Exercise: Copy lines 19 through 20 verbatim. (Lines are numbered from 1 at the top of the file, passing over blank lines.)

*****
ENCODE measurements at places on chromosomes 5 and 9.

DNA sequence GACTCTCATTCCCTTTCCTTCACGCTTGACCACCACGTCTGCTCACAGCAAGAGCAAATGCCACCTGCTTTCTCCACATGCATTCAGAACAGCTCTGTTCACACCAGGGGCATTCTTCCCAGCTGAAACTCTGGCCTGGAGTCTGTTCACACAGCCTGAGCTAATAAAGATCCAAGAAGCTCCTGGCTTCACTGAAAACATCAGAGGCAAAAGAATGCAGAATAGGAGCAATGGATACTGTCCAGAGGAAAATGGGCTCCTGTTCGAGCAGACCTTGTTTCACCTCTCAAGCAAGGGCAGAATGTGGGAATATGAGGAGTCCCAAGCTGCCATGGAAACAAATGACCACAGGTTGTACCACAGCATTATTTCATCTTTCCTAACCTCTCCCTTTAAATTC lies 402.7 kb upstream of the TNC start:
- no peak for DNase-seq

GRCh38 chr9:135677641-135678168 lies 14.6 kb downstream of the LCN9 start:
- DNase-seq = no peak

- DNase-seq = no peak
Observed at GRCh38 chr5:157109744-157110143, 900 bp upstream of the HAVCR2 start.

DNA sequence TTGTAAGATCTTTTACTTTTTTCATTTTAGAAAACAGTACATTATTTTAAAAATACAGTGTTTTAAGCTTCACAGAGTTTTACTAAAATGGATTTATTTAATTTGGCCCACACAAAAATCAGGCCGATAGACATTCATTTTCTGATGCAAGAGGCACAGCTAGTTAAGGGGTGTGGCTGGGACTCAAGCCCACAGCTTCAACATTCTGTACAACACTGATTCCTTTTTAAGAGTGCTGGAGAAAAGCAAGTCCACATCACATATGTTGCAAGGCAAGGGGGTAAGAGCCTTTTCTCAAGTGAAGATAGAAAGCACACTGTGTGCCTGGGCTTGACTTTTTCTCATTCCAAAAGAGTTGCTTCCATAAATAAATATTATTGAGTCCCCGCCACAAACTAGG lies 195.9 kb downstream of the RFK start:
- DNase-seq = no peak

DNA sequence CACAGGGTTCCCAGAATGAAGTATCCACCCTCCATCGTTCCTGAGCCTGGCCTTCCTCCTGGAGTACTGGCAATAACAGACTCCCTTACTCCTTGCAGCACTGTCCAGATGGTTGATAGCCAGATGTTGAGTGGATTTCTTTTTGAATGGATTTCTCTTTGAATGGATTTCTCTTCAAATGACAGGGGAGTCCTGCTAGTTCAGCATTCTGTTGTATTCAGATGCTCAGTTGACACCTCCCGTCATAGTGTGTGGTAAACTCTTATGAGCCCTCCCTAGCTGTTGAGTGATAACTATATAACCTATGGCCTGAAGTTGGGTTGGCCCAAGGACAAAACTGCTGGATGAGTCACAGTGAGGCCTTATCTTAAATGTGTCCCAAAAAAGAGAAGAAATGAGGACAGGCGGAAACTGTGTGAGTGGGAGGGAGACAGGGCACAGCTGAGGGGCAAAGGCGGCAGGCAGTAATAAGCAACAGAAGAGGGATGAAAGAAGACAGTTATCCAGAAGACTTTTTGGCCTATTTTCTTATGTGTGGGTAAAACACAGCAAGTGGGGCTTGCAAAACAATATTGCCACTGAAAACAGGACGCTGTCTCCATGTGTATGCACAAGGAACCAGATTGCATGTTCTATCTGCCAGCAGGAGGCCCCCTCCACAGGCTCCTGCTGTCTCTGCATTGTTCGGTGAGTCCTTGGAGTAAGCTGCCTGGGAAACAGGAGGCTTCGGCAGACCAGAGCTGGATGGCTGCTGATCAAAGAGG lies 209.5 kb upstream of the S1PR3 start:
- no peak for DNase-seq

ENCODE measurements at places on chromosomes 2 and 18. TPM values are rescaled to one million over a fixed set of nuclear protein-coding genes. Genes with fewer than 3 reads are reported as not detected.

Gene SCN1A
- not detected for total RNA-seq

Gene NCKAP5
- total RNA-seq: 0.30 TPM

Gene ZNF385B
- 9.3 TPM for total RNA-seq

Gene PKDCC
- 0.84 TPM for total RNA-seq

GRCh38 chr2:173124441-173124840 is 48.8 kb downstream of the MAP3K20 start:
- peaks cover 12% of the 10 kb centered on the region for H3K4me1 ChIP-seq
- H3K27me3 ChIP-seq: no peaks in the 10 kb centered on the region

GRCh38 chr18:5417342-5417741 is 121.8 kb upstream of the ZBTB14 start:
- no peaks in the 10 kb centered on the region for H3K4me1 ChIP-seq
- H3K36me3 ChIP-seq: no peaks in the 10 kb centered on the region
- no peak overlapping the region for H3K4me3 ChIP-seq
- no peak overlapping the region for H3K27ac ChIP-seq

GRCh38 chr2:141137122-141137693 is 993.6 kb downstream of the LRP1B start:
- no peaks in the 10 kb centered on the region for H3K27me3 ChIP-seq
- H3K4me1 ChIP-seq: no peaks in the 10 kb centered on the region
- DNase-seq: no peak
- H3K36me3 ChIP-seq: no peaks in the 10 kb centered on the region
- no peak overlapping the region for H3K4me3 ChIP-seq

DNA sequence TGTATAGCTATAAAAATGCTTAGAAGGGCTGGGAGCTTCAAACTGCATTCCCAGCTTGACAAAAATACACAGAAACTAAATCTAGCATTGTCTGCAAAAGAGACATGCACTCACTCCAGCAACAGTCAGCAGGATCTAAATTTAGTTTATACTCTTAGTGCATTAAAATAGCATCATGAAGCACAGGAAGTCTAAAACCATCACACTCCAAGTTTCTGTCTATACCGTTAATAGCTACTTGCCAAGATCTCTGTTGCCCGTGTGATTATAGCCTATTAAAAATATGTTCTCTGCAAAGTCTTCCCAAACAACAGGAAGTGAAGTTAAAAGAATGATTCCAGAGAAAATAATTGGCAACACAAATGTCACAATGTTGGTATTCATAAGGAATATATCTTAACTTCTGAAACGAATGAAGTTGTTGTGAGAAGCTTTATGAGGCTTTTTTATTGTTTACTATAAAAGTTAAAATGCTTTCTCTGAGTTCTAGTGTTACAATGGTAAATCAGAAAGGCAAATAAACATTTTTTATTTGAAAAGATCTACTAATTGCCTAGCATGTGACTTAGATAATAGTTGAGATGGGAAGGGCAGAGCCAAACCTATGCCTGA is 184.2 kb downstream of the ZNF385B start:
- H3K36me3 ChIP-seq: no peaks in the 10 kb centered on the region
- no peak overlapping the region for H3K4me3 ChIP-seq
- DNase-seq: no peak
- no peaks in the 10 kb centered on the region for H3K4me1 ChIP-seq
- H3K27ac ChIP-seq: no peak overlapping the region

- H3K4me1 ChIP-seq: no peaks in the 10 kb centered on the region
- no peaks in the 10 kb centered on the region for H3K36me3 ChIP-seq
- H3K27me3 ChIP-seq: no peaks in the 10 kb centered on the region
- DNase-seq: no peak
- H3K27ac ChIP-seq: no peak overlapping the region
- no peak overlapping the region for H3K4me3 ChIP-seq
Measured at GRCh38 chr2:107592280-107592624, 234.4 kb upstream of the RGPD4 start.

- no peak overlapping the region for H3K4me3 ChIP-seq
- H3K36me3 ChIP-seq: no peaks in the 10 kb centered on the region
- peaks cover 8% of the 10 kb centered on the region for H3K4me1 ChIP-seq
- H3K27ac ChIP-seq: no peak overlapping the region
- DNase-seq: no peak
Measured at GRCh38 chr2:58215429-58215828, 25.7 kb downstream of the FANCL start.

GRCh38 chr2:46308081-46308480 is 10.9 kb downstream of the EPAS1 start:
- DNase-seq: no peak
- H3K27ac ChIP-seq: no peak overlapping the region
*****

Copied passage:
Gene PKDCC
- 0.84 TPM for total RNA-seq